I am not now, nor have I ever been a member of the Communist Party (although I did subscribe to the Daily World during the wild and woolly Sixties), but a visit to Leon Trotsky´s house in Coyoacán has affected me beyond all my expectations.
It reminded me of my youth when I imagined, however foolishly, that humanity might be “redeemed” by politics. A belief that seems uniquely absurd from this cynical vantage point in the early aughties.
What got to me most was Trotsky´s kitchen. On one side of the room sits a gas stove exactly like the one David and I had when we moved to San Miguel. The damned thing blew up one time when I tried to light it. A century´s worth of soot, and an old pillow someone had stuffed up the chimney, and an abandoned bird´s nest came crashing down from the exhaust hole in the ceiling high above. It filled the kitchen with the smell of my singed beard and arm hair and covered my daily Eddie Bauer sackcloth with ashes. I hope more fragrant delights emanated from this gas stove in Coyoacán in the late 1930s.
On the other side of Trotsky´s narrow kitchen is a porcelain wash basin and lead splashboard over which a few ramshackle shelves display the same talavera crockery from Dolores Hidalgo we´d bought years ago to stock our own cocina. You know, the deep brown kind with painted birds and fluted sides you use to cook frijoles de olla, and the especially brittle, gaudily-flowered kind that cracks if you drop a hot tamale or a bottle of Sol on it. There is even a white pottery tray or two like ours from Tzintzuntzán and wooden spoons and spatulas, just like the ones I used to stir my refritos this morning.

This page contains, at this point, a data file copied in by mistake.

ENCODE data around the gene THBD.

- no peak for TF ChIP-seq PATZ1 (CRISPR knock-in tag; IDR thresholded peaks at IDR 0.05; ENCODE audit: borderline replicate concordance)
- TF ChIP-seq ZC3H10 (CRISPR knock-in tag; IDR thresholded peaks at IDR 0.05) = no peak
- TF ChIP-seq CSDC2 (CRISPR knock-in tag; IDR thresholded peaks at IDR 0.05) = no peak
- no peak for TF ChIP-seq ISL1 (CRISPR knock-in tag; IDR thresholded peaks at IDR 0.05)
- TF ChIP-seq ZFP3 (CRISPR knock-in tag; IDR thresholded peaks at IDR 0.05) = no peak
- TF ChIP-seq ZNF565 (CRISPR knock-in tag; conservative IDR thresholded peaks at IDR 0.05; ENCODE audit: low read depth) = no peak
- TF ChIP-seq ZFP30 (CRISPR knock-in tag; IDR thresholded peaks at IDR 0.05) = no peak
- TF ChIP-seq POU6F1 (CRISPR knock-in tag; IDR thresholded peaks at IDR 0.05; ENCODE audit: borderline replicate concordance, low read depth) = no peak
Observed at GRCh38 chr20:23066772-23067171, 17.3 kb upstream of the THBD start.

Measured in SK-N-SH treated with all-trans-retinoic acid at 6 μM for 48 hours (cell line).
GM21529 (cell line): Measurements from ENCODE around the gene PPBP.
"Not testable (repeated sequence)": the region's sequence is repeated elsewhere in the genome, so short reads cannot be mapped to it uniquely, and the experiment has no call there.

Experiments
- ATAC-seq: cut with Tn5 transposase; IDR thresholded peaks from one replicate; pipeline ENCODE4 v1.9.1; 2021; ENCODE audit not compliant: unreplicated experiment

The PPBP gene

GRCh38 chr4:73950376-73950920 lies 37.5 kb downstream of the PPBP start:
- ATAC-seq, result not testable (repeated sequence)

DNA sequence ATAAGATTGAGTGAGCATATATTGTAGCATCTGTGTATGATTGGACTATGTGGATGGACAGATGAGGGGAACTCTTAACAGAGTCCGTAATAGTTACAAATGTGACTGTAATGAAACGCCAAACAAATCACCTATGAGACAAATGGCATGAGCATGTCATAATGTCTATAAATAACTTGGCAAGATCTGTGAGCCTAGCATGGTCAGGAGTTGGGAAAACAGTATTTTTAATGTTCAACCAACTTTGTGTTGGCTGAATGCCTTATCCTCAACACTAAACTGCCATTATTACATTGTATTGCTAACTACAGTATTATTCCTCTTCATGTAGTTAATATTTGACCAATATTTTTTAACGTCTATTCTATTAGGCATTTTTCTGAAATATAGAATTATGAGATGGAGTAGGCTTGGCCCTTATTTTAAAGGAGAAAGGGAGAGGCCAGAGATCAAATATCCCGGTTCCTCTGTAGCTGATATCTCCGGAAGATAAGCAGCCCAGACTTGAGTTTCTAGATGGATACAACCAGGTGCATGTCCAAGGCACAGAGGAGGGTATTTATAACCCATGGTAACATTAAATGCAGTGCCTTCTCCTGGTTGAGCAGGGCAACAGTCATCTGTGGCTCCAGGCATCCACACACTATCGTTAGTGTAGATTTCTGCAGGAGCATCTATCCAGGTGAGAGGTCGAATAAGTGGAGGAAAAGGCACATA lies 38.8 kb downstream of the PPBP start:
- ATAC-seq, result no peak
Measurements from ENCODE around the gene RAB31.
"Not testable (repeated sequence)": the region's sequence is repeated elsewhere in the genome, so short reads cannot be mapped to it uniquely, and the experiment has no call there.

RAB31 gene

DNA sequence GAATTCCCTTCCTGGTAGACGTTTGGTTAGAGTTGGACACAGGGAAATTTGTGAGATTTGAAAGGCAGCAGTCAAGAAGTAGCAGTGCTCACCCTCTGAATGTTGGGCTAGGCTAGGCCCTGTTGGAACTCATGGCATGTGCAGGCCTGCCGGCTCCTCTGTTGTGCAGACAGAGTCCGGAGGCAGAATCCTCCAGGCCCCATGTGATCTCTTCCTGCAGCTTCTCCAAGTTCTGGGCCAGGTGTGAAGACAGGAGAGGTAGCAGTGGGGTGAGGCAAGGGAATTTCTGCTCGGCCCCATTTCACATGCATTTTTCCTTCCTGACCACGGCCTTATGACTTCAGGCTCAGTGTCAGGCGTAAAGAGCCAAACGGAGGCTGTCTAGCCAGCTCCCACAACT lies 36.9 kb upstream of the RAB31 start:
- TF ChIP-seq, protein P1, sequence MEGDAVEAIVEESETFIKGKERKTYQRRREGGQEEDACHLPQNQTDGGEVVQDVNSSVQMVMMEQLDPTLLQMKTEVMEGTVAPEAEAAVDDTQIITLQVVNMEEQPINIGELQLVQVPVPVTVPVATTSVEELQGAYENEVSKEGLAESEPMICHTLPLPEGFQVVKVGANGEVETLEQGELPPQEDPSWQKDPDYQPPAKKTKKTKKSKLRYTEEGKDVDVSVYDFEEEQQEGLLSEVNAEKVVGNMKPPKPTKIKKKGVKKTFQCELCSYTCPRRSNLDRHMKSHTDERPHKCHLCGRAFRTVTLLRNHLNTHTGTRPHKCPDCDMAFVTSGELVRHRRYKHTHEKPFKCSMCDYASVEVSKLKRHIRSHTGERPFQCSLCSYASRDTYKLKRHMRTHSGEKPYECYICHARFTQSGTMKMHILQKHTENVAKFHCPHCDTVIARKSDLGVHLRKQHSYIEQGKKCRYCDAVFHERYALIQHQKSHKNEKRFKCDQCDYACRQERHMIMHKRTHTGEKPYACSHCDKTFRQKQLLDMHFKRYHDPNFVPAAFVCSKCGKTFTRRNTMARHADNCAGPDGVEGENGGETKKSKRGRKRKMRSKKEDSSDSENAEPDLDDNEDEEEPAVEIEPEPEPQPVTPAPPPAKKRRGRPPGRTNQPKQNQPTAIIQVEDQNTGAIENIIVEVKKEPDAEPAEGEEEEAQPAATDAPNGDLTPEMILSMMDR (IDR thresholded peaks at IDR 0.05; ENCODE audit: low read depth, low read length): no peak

I imagined Leon peeking in from the dining room saying, “What´s for dinner, Natalia? Yum, smells like borscht again.”
Some of the Casa de Trotsky´s on-line literature alludes to the possibility that Leon is still with us in Coyoacán; that his ghost sits in the delicious sunshine in the garden by the white day lilies. Or walks under the feathery jacaranda. Or feeds his rabbits in the wooden hutches at the far edge of the yard. Trotsky would probably be horrified at the prospect. Afterlife, indeed!
Eight straw-bottomed chairs painted brown and yellow surround the long Trotsky dining table, which is covered with a yellow-checked plastic table cloth trimmed with blue and pink flowers. Frida Kahlo and Diego Rivera, famous Coyoacán denizens and the Trotskys´ sponsors, probably ate at that table before Diego fell out with Leon (over his rumored dalliance with Frida, perhaps?).
The blue-washed walls make the room cool and inviting. I could hear the toasts and see the cheerful ghosts sipping vodka out of green tequila glasses.
Leon´s desk, littered with papers and bottles of ink to dip his pen in, a rocking blotter, a pair of gold-rimmed spectacles, and a tract entitled Adolph Hitler and Wilhelm III, marks the exact spot the final attack on his life occurred. A young Catalan Stalinist and playboy poseur, having gained the exiled family´s confidence, entered Leon´s study and cracked him in the skull with an ice ax. Trotsky died the following day, August 21, 1940, at sundown. Trotsky was sixty. His last words were about the Fourth Internationale he had been planning that he hoped would bring down the Stalinist terror.
Trotsky knew Stalin was just another Hitler in disguise.